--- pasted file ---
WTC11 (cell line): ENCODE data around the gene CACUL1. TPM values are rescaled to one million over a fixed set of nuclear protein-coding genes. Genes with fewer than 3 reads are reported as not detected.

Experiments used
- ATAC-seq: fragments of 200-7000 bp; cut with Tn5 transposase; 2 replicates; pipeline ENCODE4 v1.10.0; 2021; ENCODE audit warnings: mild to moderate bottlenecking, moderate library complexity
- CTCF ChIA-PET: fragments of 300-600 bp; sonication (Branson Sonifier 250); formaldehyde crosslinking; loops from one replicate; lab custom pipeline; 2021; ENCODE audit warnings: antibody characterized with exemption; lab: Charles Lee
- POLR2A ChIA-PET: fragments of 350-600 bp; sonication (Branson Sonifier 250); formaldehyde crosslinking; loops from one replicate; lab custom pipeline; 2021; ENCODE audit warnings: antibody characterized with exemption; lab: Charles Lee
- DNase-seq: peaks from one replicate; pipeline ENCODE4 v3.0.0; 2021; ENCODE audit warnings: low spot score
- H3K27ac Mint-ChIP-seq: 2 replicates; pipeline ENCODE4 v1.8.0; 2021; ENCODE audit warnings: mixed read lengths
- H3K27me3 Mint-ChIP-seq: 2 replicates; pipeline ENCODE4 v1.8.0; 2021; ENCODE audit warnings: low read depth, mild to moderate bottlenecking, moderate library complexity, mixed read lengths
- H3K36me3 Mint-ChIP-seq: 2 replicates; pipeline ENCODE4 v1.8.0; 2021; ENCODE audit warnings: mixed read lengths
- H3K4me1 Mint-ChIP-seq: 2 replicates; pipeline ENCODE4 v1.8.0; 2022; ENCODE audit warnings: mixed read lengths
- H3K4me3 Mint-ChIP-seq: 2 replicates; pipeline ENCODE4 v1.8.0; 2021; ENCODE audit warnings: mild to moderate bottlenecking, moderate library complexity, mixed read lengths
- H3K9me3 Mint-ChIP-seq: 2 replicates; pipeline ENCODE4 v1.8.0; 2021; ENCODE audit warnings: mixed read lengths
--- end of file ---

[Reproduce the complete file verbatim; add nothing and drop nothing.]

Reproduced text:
WTC11 (cell line): ENCODE data around the gene CACUL1. TPM values are rescaled to one million over a fixed set of nuclear protein-coding genes. Genes with fewer than 3 reads are reported as not detected.

Experiments used
- ATAC-seq: fragments of 200-7000 bp; cut with Tn5 transposase; 2 replicates; pipeline ENCODE4 v1.10.0; 2021; ENCODE audit warnings: mild to moderate bottlenecking, moderate library complexity
- CTCF ChIA-PET: fragments of 300-600 bp; sonication (Branson Sonifier 250); formaldehyde crosslinking; loops from one replicate; lab custom pipeline; 2021; ENCODE audit warnings: antibody characterized with exemption; lab: Charles Lee
- POLR2A ChIA-PET: fragments of 350-600 bp; sonication (Branson Sonifier 250); formaldehyde crosslinking; loops from one replicate; lab custom pipeline; 2021; ENCODE audit warnings: antibody characterized with exemption; lab: Charles Lee
- DNase-seq: peaks from one replicate; pipeline ENCODE4 v3.0.0; 2021; ENCODE audit warnings: low spot score
- H3K27ac Mint-ChIP-seq: 2 replicates; pipeline ENCODE4 v1.8.0; 2021; ENCODE audit warnings: mixed read lengths
- H3K27me3 Mint-ChIP-seq: 2 replicates; pipeline ENCODE4 v1.8.0; 2021; ENCODE audit warnings: low read depth, mild to moderate bottlenecking, moderate library complexity, mixed read lengths
- H3K36me3 Mint-ChIP-seq: 2 replicates; pipeline ENCODE4 v1.8.0; 2021; ENCODE audit warnings: mixed read lengths
- H3K4me1 Mint-ChIP-seq: 2 replicates; pipeline ENCODE4 v1.8.0; 2022; ENCODE audit warnings: mixed read lengths
- H3K4me3 Mint-ChIP-seq: 2 replicates; pipeline ENCODE4 v1.8.0; 2021; ENCODE audit warnings: mild to moderate bottlenecking, moderate library complexity, mixed read lengths
- H3K9me3 Mint-ChIP-seq: 2 replicates; pipeline ENCODE4 v1.8.0; 2021; ENCODE audit warnings: mixed read lengths